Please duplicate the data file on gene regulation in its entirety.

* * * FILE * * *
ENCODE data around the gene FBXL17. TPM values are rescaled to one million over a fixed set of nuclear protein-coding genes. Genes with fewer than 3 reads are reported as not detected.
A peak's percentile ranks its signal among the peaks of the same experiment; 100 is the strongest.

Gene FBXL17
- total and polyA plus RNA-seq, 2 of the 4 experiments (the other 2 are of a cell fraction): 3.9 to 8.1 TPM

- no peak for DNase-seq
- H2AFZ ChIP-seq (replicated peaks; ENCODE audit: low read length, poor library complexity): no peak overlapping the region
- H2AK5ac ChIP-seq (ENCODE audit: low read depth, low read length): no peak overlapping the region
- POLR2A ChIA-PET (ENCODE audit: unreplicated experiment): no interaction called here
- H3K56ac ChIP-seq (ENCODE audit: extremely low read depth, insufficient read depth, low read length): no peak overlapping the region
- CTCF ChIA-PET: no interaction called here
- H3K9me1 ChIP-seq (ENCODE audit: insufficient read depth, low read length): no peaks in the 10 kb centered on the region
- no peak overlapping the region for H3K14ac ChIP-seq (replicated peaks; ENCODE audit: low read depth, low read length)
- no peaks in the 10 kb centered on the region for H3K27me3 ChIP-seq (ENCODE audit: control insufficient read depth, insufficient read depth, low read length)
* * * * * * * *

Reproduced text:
ENCODE data around the gene FBXL17. TPM values are rescaled to one million over a fixed set of nuclear protein-coding genes. Genes with fewer than 3 reads are reported as not detected.
A peak's percentile ranks its signal among the peaks of the same experiment; 100 is the strongest.

Gene FBXL17
- total and polyA plus RNA-seq, 2 of the 4 experiments (the other 2 are of a cell fraction): 3.9 to 8.1 TPM

- no peak for DNase-seq
- H2AFZ ChIP-seq (replicated peaks; ENCODE audit: low read length, poor library complexity): no peak overlapping the region
- H2AK5ac ChIP-seq (ENCODE audit: low read depth, low read length): no peak overlapping the region
- POLR2A ChIA-PET (ENCODE audit: unreplicated experiment): no interaction called here
- H3K56ac ChIP-seq (ENCODE audit: extremely low read depth, insufficient read depth, low read length): no peak overlapping the region
- CTCF ChIA-PET: no interaction called here
- H3K9me1 ChIP-seq (ENCODE audit: insufficient read depth, low read length): no peaks in the 10 kb centered on the region
- no peak overlapping the region for H3K14ac ChIP-seq (replicated peaks; ENCODE audit: low read depth, low read length)
- no peaks in the 10 kb centered on the region for H3K27me3 ChIP-seq (ENCODE audit: control insufficient read depth, insufficient read depth, low read length)